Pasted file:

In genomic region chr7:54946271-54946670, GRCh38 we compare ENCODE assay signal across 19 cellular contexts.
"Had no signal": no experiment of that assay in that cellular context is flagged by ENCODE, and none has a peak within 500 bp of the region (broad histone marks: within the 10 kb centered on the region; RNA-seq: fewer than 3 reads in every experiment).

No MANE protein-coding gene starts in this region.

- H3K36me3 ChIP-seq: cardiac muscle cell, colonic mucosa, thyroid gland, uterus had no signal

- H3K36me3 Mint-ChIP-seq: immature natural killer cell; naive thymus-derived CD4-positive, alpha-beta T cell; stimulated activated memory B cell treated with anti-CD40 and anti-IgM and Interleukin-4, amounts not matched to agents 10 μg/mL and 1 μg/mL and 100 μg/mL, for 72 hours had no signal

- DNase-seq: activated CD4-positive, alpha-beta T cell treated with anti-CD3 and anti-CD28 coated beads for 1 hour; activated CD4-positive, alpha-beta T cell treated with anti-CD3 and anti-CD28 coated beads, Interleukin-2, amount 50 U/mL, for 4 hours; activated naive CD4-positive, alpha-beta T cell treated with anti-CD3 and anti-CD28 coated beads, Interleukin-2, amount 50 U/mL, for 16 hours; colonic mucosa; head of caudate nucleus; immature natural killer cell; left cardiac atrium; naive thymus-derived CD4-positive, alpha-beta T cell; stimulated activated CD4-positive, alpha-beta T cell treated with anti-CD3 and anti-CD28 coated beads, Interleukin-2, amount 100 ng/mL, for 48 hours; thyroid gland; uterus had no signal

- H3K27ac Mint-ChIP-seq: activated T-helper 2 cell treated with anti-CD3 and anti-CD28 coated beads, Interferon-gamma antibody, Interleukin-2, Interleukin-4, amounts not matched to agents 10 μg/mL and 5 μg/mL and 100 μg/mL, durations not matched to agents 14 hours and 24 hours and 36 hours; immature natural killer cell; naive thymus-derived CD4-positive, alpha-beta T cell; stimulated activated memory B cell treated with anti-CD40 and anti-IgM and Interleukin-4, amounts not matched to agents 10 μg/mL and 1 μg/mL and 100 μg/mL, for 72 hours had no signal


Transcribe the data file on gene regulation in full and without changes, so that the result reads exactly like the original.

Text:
In genomic region chr7:54946271-54946670, GRCh38 we compare ENCODE assay signal across 19 cellular contexts.
"Had no signal": no experiment of that assay in that cellular context is flagged by ENCODE, and none has a peak within 500 bp of the region (broad histone marks: within the 10 kb centered on the region; RNA-seq: fewer than 3 reads in every experiment).

No MANE protein-coding gene starts in this region.

- H3K36me3 ChIP-seq: cardiac muscle cell, colonic mucosa, thyroid gland, uterus had no signal

- H3K36me3 Mint-ChIP-seq: immature natural killer cell; naive thymus-derived CD4-positive, alpha-beta T cell; stimulated activated memory B cell treated with anti-CD40 and anti-IgM and Interleukin-4, amounts not matched to agents 10 μg/mL and 1 μg/mL and 100 μg/mL, for 72 hours had no signal

- DNase-seq: activated CD4-positive, alpha-beta T cell treated with anti-CD3 and anti-CD28 coated beads for 1 hour; activated CD4-positive, alpha-beta T cell treated with anti-CD3 and anti-CD28 coated beads, Interleukin-2, amount 50 U/mL, for 4 hours; activated naive CD4-positive, alpha-beta T cell treated with anti-CD3 and anti-CD28 coated beads, Interleukin-2, amount 50 U/mL, for 16 hours; colonic mucosa; head of caudate nucleus; immature natural killer cell; left cardiac atrium; naive thymus-derived CD4-positive, alpha-beta T cell; stimulated activated CD4-positive, alpha-beta T cell treated with anti-CD3 and anti-CD28 coated beads, Interleukin-2, amount 100 ng/mL, for 48 hours; thyroid gland; uterus had no signal

- H3K27ac Mint-ChIP-seq: activated T-helper 2 cell treated with anti-CD3 and anti-CD28 coated beads, Interferon-gamma antibody, Interleukin-2, Interleukin-4, amounts not matched to agents 10 μg/mL and 5 μg/mL and 100 μg/mL, durations not matched to agents 14 hours and 24 hours and 36 hours; immature natural killer cell; naive thymus-derived CD4-positive, alpha-beta T cell; stimulated activated memory B cell treated with anti-CD40 and anti-IgM and Interleukin-4, amounts not matched to agents 10 μg/mL and 1 μg/mL and 100 μg/mL, for 72 hours had no signal